But with the late-2018 approval of a capital expenditure project to revamp the football stadium’s lower-bowl seating with new handrails, wider seats and other ADA-related improvements, Payne and the IT team were able to weave in the extra $3 million (out of a total project cost of $14.9 million) it would cost to bring full Wi-Fi coverage to the entire stadium.

“It’s just taking advantage of the timing to get economies of scale,” said Payne. Because of the already- planned work on the handrails, Oklahoma was able to add the AmpThink-designed handrail Wi-Fi enclosures (which use the handrail pipes to carry cabling) for a fraction of the cost of having to do that work as a separate project, Payne said. The university had also installed new backbone gear and cabling during the south end zone renovation, so that cost was already paid for.

The decision to commit to Wi-Fi 6, Payne said, was based on standard release projections from manufacturers. “We paid close attention to projected order availability and ship dates,” Payne said. “We were felt that if we were able to receive the gear by June, we could complete the project on time.”

Though some manufacturers were not sure of being able to fully deliver Wi-Fi 6 gear, Aruba, Payne said, had “high confidence” in meeting the deadlines, and won the deal. According to Payne, all the Aruba gear was shipped in time to begin construction in June.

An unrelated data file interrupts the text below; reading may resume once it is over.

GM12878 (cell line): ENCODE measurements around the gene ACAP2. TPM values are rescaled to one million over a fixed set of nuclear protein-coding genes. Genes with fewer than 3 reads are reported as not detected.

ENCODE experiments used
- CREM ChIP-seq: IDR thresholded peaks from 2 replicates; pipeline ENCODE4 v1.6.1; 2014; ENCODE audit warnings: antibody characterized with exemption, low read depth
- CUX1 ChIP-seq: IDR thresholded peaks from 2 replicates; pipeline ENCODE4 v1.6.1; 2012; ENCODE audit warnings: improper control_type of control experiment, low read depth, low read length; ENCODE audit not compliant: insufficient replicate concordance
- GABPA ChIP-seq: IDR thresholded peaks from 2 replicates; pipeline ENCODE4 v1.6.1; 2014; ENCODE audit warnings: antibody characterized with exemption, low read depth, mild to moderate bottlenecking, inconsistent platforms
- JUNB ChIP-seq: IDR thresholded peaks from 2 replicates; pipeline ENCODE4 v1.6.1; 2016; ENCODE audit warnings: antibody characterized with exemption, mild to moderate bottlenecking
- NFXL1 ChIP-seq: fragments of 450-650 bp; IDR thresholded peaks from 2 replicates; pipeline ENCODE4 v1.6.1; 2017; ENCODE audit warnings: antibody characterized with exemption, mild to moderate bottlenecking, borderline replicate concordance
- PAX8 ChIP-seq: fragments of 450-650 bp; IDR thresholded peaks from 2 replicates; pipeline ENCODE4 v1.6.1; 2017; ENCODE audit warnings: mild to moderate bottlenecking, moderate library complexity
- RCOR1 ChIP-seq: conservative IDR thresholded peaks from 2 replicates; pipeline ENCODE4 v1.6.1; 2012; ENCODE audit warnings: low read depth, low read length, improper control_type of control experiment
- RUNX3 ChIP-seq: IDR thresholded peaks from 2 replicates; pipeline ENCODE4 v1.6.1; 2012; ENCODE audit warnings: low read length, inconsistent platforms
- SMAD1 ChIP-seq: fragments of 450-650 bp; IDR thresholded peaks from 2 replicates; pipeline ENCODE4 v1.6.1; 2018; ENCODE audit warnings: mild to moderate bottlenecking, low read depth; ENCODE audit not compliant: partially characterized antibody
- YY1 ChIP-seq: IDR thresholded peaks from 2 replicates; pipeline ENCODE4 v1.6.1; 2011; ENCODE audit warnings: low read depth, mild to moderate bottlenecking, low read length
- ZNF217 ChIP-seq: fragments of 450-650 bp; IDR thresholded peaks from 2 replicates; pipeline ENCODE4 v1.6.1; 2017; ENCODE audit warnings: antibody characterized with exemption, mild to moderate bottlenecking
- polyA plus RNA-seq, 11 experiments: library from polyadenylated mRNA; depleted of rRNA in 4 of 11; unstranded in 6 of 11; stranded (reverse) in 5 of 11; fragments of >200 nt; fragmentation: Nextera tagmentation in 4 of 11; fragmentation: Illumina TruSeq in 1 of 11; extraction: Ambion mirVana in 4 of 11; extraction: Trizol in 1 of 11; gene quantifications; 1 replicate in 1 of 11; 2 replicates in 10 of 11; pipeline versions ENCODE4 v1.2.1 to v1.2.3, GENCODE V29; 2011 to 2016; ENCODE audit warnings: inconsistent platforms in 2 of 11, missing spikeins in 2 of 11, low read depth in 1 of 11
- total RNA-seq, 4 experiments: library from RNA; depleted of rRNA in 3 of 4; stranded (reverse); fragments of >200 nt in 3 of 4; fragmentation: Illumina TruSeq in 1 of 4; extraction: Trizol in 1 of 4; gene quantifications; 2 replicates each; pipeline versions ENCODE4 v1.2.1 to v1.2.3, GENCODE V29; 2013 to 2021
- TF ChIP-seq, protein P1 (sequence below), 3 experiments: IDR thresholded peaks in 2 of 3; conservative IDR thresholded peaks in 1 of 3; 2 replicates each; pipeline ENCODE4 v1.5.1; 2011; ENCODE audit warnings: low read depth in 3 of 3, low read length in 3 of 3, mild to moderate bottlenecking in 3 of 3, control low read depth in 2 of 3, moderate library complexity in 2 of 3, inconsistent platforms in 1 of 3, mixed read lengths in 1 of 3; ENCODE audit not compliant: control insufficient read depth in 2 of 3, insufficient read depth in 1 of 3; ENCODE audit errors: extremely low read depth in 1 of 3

A handrail enclosure in the lower bowl

“It’s important for us to get the full life cycle of technology, so that’s why we decided to go 100 percent Wi-Fi 6,” Payne said.

Attention to detail an AmpThink hallmark

On a visit before and during a home game against Texas Tech in late September 2019, Mobile Sports Report was able to test the live network in all parts of the stadium, with strong performance at even the highest seating levels as well as in sometimes overlooked spots like the long ramps that fans walk up to get in and out of the venue.

The Oklahoma deployment was part of a very busy summer for AmpThink, with similar Wi-Fi design and deployments at Oklahoma, Ohio State and Arkansas. Like those two others, Oklahoma’s main bowl AP deployment was in the patented AmpThink handrail enclosures, each stamped with the distinctive “OU” logo.

The handrail deployment system, which typically includes a core drill through the concrete floor to bring wiring into the handrail tubing, is now a standard process for AmpThink, following similar deployments at the Minnesota Vikings’ U.S. Bank Stadium and at Notre Dame Stadium, among others. At Oklahoma, AmpThink said it used 10 different handrail enclosure designs to fit all the necessary spaces.

AmpThink president Bill Anderson was present during our visit and took great pride in showing off some of the finer points of an AmpThink deployment, including a method of using a metal sleeve and some clever waterproof paint and sealant to ensure that no moisture finds its way into the holes used for cable delivery.

“We spend a tremendous amount of time [during deployments] making sure there isn’t any water leakage under the stands,” Anderson said. “Because you never know what is going to be below. This is a big part of what we do. We don’t just sell an enclosure.”

Concourse APs visible high on concrete posts

The same can be said of AmpThink’s overall network designs, which it monitors and tests and tweaks as fans use the system. On the game day we visited, no fewer than four AmpThink employees were at the stadium in the network control room, checking AP performance and network usage.